“If someone’s convicted of being a drug dealer, take their yacht, take their car, OK, that is fine,” he said. “I’m talking about innocent people having their stuff taken, which is very different.”

After making her case to the committee, Ferman faced more questions about the ACLU report.

It found Montgomery County property owners successfully defended their cases just 0.3 percent of the time. An estimated 23 percent of the cases were filed against people who have not been found guilty of a related crime, though proceeds from forfeiture were equivalent to 7.3 percent of the district attorney’s about $13 million budget, according to the ACLU.

While Ferman said prosecutors must be mindful of disparate treatment, she called the report inaccurate. Out of 235 closed cases in 2015, 232 were subject to criminal charges, she said.

“The fundamental core of what the ACLU is trying to say — that we’re taking things from people who are not being prosecuted, not being charged — it’s just not true,” Ferman said.

Ferman also took issue with Rulli’s reference to Reid’s family’s situation. His sons were charged in incidents that happened outside the Montgomery County home, she said. Reid is now head coach of the Kansas City Chiefs.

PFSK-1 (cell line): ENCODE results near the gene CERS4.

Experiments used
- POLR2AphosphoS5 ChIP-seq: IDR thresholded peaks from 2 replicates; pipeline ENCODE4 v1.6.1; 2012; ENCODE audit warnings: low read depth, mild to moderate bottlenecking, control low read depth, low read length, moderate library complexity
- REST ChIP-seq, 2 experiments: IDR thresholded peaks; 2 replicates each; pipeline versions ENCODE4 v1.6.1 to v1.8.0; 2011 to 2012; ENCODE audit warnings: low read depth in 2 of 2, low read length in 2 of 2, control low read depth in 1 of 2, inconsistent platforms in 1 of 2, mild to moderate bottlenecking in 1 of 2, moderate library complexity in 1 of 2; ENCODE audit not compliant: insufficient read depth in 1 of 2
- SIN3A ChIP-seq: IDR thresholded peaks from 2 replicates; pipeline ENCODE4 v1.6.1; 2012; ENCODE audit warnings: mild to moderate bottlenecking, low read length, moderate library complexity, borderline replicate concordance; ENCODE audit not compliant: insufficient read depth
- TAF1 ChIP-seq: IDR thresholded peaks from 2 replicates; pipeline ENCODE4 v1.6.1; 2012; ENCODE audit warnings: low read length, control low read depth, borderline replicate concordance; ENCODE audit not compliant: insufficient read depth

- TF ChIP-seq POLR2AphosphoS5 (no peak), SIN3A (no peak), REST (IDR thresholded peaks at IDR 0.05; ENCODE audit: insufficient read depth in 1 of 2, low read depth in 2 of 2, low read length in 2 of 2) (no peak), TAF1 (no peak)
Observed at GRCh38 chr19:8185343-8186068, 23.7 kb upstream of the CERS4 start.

“With all due respect to the professor, I think had we moved in a forfeiture against that house, he would have been screaming bloody murder,” Ferman said.

It wasn’t Rulli’s lone anecdote. He also recalled a story about a black 77-year-old North Philadelphia woman who could have lost her home in forfeiture proceedings in 2001.

Margaret Davis, who had end-stage renal disease, usually kept her front door unlocked so neighbors could check on her. In August of that year, suspected drug dealers crashed through the door while fleeing police and ran out of the back of the house. Along the way, they dropped some of their illicit cargo in her home, Rulli said.

Police found the stash. Not long after, the district attorney’s office filed a forfeiture petition to take Davis’ home. They never charged her, or even suspected her of a crime, but they still wanted the home, Rulli said. Prosecutors dropped the petition after Davis obtained legal help from Rulli’s clinic.

“This was a law intended to go after kingpins, to go after cartels and criminal enterprises,” he said, “and instead, it’s being unleashed against ordinary citizens.”